2020 marks the 75th anniversary of the end of WWII, the 70th anniversary of the beginning of the Korean War, and the 30th anniversary of both the end of the Panama Invasion and the beginning of Desert Shield.
Veterans contribute to American society in many ways, not just during their time in active duty. Throughout our history, military service members have put on their uniforms to protect the values and liberties that this nation was built on. But that does not stop once the uniform comes off and their time in active duty has ended. Veterans take the lessons they have learned and the experiences they have gained and continue their service to our nation by strengthening our communities. They become our nation’s leaders, scientists, entrepreneurs. Veterans are the most active volunteers working to improve communities across our country. Service goes beyond the uniform. This Veteran’s Day, we honor the men and women who have worn their uniform who continue to serve our country.
About Veterans Day
Veterans Day is observed every year on November 11th. Veterans Day evolved from Armistice Day, which was proclaimed in 1919 by President Woodrow Wilson. Armistice is when warring parties agree to stop fighting; Armistice Day recognizes the end of World War One when hostilities ceased on November 11th at 11 A.M, 1918 (11th hour, of the 11th day, of the 11th month).
According to the Department of Veterans Affairs official site on November 11th, 1947 Raymond Weeks, a World War II veteran, organized a “National Veterans Day” parade in Birmingham, Alabama to recognize veterans of all wars.
This celebration may have helped influence Congress to change Armistice Day to Veterans Day in 1954 to recognize Veterans of all U.S. wars.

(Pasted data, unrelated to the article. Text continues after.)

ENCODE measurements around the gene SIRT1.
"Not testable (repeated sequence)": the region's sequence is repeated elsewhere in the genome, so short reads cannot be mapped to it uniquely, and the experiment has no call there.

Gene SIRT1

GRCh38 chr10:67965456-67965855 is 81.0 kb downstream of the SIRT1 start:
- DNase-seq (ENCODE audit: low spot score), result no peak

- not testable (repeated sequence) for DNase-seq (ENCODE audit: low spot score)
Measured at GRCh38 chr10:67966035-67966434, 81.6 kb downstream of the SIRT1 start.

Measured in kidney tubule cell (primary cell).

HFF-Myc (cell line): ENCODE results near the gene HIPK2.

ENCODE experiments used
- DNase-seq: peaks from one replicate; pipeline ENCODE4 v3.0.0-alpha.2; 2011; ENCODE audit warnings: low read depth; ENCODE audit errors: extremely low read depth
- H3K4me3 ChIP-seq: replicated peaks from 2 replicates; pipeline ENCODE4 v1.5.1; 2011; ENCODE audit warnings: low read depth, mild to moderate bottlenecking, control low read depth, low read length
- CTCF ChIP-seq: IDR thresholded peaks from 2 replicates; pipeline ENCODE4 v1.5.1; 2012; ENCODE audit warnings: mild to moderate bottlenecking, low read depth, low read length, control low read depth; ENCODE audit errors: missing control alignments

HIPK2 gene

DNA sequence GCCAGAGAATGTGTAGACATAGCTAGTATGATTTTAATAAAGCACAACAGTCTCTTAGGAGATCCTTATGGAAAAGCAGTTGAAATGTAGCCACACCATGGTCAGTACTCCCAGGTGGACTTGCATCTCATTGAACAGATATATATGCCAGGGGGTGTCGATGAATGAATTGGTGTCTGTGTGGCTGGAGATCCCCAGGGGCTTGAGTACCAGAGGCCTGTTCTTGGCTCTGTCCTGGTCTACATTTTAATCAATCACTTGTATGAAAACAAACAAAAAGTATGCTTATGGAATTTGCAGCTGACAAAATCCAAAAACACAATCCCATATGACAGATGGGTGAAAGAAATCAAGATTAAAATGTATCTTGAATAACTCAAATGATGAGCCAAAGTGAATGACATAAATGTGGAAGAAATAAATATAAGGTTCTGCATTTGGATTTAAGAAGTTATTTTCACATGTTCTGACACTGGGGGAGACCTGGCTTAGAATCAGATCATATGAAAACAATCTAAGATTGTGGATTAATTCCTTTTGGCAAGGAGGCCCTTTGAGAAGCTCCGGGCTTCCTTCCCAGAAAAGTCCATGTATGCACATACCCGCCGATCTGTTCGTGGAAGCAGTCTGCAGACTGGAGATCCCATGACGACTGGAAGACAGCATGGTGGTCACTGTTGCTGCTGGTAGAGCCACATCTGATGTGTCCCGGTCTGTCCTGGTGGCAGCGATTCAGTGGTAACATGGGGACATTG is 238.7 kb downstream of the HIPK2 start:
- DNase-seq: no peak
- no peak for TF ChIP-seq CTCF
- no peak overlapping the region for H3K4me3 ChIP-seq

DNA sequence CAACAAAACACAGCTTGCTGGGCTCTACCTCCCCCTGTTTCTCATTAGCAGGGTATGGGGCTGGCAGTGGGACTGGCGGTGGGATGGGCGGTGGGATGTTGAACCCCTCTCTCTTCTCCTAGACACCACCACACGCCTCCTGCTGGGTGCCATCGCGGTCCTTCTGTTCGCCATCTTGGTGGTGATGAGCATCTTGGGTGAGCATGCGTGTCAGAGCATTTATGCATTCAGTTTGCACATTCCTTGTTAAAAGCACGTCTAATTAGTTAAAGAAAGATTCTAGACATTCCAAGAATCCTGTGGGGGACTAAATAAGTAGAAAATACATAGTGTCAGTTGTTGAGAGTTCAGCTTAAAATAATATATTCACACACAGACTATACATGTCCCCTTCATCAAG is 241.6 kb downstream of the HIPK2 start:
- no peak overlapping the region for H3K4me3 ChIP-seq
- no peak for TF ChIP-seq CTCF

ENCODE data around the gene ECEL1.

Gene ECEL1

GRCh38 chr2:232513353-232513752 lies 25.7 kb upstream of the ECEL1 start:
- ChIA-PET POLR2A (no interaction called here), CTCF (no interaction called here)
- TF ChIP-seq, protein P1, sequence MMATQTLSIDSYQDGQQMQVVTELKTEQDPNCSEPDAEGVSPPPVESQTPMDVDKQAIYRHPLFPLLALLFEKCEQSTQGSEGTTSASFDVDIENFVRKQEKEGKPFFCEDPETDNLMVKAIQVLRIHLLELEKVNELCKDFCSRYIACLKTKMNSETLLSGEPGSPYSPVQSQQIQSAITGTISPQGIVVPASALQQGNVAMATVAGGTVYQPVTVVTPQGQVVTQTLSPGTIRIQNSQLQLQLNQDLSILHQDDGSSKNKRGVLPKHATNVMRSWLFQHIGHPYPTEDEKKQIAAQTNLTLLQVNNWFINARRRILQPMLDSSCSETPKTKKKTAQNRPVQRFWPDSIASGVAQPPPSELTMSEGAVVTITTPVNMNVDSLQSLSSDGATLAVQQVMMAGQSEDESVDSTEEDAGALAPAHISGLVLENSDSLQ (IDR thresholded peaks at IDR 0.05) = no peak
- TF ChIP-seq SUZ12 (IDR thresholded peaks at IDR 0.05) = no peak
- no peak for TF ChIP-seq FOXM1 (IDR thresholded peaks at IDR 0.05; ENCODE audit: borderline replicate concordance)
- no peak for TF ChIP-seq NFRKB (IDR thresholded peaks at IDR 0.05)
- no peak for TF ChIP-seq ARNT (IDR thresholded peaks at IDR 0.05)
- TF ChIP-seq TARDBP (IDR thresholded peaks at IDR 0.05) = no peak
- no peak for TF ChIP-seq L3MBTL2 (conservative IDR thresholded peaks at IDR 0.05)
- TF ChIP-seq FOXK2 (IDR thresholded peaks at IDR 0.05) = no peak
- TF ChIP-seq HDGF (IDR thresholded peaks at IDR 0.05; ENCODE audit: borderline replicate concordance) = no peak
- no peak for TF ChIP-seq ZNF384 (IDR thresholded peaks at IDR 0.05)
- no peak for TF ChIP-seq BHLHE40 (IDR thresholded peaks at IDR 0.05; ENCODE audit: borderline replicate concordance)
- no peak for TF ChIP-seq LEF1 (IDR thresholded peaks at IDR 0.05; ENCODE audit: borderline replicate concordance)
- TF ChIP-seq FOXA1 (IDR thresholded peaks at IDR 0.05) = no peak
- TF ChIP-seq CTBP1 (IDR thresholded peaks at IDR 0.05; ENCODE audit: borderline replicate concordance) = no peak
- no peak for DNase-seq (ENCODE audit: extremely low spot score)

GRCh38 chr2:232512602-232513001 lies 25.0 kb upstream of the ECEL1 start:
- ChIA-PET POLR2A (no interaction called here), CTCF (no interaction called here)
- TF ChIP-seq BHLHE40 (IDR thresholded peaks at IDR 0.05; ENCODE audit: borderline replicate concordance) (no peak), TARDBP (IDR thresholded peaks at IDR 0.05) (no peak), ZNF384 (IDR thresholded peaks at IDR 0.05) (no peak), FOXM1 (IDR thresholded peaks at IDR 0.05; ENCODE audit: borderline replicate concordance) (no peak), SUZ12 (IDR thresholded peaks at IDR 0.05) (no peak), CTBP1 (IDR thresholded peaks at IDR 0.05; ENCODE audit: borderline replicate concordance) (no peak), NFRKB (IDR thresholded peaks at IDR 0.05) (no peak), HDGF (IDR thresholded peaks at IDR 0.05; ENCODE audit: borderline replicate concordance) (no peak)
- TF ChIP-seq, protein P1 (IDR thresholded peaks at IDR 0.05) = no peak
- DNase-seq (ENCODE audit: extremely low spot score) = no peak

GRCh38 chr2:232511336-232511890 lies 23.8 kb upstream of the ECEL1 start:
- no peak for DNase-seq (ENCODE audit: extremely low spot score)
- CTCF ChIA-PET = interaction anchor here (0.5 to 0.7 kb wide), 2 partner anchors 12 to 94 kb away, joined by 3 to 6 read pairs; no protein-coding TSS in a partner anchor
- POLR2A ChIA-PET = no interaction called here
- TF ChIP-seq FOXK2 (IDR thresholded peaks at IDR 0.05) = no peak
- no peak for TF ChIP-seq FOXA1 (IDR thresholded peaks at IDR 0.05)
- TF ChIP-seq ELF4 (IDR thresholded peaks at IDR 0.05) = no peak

Was the work of Raymond Weeks the first “official” or semi-official Veterans Day? The residents of Emporia, Kansas might disagree. According to the Emporia Conventional and Visitor Bureau official site, “In 1953 Veterans Day was organized and celebrated in Emporia, Kansas; one year prior to the first nationwide observance on November 11, 1954.”
President Dwight D. Eisenhower made November 11 the official national observance of Veterans Day after Kansas Congressman Ed Rees (who was from Emporia) proposed the bill in Congress to change Armistice Day to Veterans Day.
The observance wasn’t always held on the 11th of the month; History.com reports that decades later in 1968, legislation known as the Uniform Holidays Bill was passed by Congress, moving Veterans Day to the fourth Monday in October as of 1971. This didn’t last long; in 1975 President Gerald Ford returned the observance to November 11, due at least in part to the historic nature of the date.
Veterans Day Moment of Silence
The Veterans Day Moment of Silence calls on all Americans to observe two minutes of silence on Veterans Day, beginning at 3:11 pm Atlantic standard time, in honor of the service and sacrifice of veterans throughout the history of the nation. The 3:11 pm time was chosen because in 1918, on the 11th hour of the 11th day of the 11th month, an armistice, or temporary cessation of hostilities, was declared between the Allied nations and Germany in World War I.
People in different time zones can observe the moment of silence at these times: Eastern Standard Time; 2:11 p.m. Central Standard Time; 1:11 Mountain Standard Time; 12:11 Pacific Standard Time; 11:11 a.m. Alaska Standard Time; 10:11 a.m. Hawaii-Aleutian Standard Time 9:11 a.m.
Difference Between Veterans Day and Memorial Day
Memorial Day is for remembering and honoring military personnel who dies in the service of their country, particularly those who died in battle or as a result of a wound sustained in battle.
Veterans Day is intended to thank all those who honorably served in the military – in war time or peace time.